Island Creek and Tilit teamed up to create the apron every oyster shucker needs.

Island Creek Oysters X Tilit Shucking Apron
Credit: Heidi Geldhauser courtesy Tilit

So you've done your homework and studied up on all the oyster varieties you need to know about, from Bluepoint to Kumamoto. You've successfully mastered the art of shucking oysters at home—or finding the best spots for dollar oyster deals—and the art of pairing said oysters with the right wine. What you need now is not an oyster knife—because clearly you already have one—but this new oyster shucker's apron, made by experts, for experts (like you!).

Chef and Rhode Island native Sean Telo, most recently of 21 Greenpoint in Brooklyn, just teamed up with apparel company Tilit, which makes custom aprons and uniforms for chefs and restaurant workers.

Oyster shuckers
Credit: Melissa-DiPalma

The result is an apron that's perfectly (ahem) suited, down to the tiniest detail, for the art of oyster shucking. The material is a waxed cotton that repels water to keep you dry, and the green color is supposed to match the waders that oyster farmers wear out on the water.

"We obviously wanted to give a nod to the folks that really make this all happen—the farmers," Telo says.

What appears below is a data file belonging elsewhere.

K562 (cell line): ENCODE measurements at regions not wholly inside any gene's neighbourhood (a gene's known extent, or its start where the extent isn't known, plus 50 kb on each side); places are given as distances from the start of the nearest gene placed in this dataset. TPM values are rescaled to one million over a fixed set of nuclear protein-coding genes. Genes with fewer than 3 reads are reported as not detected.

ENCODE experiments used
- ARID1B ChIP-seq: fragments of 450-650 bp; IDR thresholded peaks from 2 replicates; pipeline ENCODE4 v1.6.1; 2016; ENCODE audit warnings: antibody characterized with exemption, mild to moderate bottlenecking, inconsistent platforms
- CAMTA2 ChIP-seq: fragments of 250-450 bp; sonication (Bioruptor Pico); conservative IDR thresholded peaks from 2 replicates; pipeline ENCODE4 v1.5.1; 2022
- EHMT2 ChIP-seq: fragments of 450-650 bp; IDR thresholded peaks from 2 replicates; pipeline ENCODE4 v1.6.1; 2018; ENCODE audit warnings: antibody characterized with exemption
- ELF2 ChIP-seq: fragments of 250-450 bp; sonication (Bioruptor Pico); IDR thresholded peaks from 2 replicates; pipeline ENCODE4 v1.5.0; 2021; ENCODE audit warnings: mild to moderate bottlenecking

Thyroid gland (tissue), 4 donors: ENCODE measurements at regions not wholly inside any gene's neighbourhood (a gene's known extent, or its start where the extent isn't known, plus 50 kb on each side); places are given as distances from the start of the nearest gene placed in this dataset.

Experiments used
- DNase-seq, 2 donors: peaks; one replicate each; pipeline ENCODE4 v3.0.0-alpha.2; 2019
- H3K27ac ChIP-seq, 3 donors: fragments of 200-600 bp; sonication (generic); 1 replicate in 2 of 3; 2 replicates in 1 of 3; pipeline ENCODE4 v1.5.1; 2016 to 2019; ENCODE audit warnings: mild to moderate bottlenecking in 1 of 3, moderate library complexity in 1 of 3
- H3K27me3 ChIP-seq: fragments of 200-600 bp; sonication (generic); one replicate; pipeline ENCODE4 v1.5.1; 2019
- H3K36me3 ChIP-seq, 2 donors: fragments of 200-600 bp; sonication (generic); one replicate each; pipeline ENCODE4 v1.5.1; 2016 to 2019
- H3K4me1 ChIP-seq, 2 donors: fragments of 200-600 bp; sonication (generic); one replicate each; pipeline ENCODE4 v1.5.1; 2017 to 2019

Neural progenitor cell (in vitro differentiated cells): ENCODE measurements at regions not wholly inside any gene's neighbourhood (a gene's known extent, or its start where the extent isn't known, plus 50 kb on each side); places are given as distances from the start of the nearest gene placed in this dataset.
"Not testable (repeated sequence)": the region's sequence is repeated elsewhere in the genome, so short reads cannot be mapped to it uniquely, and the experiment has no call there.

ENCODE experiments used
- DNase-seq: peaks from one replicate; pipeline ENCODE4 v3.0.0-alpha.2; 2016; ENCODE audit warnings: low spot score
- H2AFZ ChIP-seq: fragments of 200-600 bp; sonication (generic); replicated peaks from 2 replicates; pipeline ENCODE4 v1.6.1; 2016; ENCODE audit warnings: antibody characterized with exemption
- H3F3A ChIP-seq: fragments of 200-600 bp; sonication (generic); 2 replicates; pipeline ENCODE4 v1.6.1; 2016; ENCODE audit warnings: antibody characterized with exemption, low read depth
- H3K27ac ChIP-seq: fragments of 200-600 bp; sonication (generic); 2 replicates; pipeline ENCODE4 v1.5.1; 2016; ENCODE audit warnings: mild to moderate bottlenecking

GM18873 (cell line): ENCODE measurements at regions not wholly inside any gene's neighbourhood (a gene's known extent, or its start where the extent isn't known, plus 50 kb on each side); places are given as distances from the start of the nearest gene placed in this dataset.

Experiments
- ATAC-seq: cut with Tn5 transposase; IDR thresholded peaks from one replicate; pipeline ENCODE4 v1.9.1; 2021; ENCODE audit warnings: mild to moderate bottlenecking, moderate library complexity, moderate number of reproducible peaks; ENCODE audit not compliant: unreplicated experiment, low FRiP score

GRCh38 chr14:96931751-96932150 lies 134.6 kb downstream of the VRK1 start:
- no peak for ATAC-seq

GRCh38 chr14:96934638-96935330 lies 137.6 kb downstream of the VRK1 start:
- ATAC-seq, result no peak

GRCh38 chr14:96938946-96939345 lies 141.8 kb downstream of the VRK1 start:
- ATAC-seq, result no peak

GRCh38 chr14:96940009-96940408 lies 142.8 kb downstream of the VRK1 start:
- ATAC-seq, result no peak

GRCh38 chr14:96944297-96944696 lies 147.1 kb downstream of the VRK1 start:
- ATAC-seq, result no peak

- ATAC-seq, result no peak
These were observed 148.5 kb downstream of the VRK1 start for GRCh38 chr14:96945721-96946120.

There's also a large pocket for stashing a towel or gloves.

"My favorite part," the chef continues, "is a pocket lined with kevlar or 'super fabric' to avoid the awkwardness of an oyster knife shooting out the bottom and sticking in your shoe." (We'll shuck to that!)

Island Creek Oysters X Tilit Shucking Apron
Credit: Melissa DiPalma courtesy Tilit

It was chef Steven Satterfield of Atlanta's Miller Union who connected Telo with Tilit. Satterfield had previously collaborated with the apparel company on a bib apron and "couldn't stop raving about them," Telo says. So the chef, who now works with Island Creek, brought them his idea.

"I’ve never seen an oyster shucking apron before, at least not one that was designed to look and feel comfortable while also being functional. So many aprons out there aren’t geared towards the riggers of shucking a thousand oysters a night, until now," he says. "I’m really happy with how it turned out."